Issue Spotlight: Pennsylvania's Natural Gas Impact Fee
In 2012, Pennsylvania enacted an “impact fee” on natural gas wells drilled into Pennsylvania’s Marcellus Shale that generates a relatively small amount of revenue from the expanding gas industry. PBPC estimates that, using a “moderate” production scenario, Pennsylvania's impact fee will bring in less revenue than a severance tax comparable to that of Texas or West Virginia. As production increases over time, the gap grows larger between the revenue generated at the West Virginia or Texas tax rates and from Pennsylvania’s impact fee.
Momentum is building to enact a natural gas severance tax in Pennsylvania. But don't take it from us. The Triadvocate has an analysis of the debate that concludes an extraction tax is "almost a fait accompli."
"Pennsylvania’s natural gas companies have something to celebrate today, a natural gas impact fee that is significantly lower than what they pay in other gas-producing states," said PBPC Director Sharon Ward. "For Pennsylvania residents, today’s announcement is just a reminder that we are shortchanged by the failure of our elected leaders to enact an adequate severance tax."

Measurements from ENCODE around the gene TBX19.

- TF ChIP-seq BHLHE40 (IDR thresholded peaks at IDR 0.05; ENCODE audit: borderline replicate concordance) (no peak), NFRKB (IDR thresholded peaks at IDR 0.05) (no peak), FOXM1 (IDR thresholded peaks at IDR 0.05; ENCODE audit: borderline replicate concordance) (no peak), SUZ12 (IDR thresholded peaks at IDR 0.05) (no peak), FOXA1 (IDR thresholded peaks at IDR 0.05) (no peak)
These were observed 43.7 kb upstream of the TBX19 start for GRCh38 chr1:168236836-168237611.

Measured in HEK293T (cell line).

The replacement of Pennsylvania natural gas impact fee with a 5% severance tax is unlikely to deter firms from drilling new wells in the state, and it will certainly not inhibit the continued operation of existing wells.
Ohio, Pennsylvania, and West Virginia should take a common approach to taxing gas and oil drilling in the Marcellus and Utica Shale, leaders of research and policy organizations from each state said today.
The state Department of Labor and Industry publishes job numbers for what it calls "Marcellus Shale-related ancillary industries," but they are not based solely on employment trends in the counties where drilling is occurring.